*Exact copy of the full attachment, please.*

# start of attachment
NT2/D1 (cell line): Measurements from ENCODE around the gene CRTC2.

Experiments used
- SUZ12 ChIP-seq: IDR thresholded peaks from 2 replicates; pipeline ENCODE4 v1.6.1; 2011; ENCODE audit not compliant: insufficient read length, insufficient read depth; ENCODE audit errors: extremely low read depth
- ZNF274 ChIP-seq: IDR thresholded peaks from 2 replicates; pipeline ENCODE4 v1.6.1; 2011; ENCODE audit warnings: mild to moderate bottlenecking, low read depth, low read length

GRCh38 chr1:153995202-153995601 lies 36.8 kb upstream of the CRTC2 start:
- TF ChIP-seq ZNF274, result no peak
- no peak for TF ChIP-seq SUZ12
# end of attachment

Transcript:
NT2/D1 (cell line): Measurements from ENCODE around the gene CRTC2.

Experiments used
- SUZ12 ChIP-seq: IDR thresholded peaks from 2 replicates; pipeline ENCODE4 v1.6.1; 2011; ENCODE audit not compliant: insufficient read length, insufficient read depth; ENCODE audit errors: extremely low read depth
- ZNF274 ChIP-seq: IDR thresholded peaks from 2 replicates; pipeline ENCODE4 v1.6.1; 2011; ENCODE audit warnings: mild to moderate bottlenecking, low read depth, low read length

GRCh38 chr1:153995202-153995601 lies 36.8 kb upstream of the CRTC2 start:
- TF ChIP-seq ZNF274, result no peak
- no peak for TF ChIP-seq SUZ12